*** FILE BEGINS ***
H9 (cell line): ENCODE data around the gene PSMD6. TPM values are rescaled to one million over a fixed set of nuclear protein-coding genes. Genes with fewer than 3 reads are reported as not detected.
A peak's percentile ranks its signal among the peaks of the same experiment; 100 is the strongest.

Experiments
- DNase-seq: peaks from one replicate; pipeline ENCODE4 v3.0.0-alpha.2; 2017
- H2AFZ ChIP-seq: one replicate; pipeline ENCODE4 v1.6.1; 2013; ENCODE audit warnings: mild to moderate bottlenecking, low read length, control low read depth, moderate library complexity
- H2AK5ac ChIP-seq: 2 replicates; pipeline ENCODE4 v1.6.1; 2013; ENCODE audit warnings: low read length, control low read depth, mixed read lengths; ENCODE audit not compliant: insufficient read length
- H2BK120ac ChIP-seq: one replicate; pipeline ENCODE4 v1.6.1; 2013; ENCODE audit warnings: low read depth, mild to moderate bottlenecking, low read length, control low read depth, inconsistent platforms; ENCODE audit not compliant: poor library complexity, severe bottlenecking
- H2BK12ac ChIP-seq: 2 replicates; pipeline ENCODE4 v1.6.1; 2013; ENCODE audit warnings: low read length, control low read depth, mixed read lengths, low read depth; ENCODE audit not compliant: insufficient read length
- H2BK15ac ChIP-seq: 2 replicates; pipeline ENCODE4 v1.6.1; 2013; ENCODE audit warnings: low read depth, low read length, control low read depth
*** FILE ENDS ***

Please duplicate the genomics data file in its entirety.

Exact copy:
H9 (cell line): ENCODE data around the gene PSMD6. TPM values are rescaled to one million over a fixed set of nuclear protein-coding genes. Genes with fewer than 3 reads are reported as not detected.
A peak's percentile ranks its signal among the peaks of the same experiment; 100 is the strongest.

Experiments
- DNase-seq: peaks from one replicate; pipeline ENCODE4 v3.0.0-alpha.2; 2017
- H2AFZ ChIP-seq: one replicate; pipeline ENCODE4 v1.6.1; 2013; ENCODE audit warnings: mild to moderate bottlenecking, low read length, control low read depth, moderate library complexity
- H2AK5ac ChIP-seq: 2 replicates; pipeline ENCODE4 v1.6.1; 2013; ENCODE audit warnings: low read length, control low read depth, mixed read lengths; ENCODE audit not compliant: insufficient read length
- H2BK120ac ChIP-seq: one replicate; pipeline ENCODE4 v1.6.1; 2013; ENCODE audit warnings: low read depth, mild to moderate bottlenecking, low read length, control low read depth, inconsistent platforms; ENCODE audit not compliant: poor library complexity, severe bottlenecking
- H2BK12ac ChIP-seq: 2 replicates; pipeline ENCODE4 v1.6.1; 2013; ENCODE audit warnings: low read length, control low read depth, mixed read lengths, low read depth; ENCODE audit not compliant: insufficient read length
- H2BK15ac ChIP-seq: 2 replicates; pipeline ENCODE4 v1.6.1; 2013; ENCODE audit warnings: low read depth, low read length, control low read depth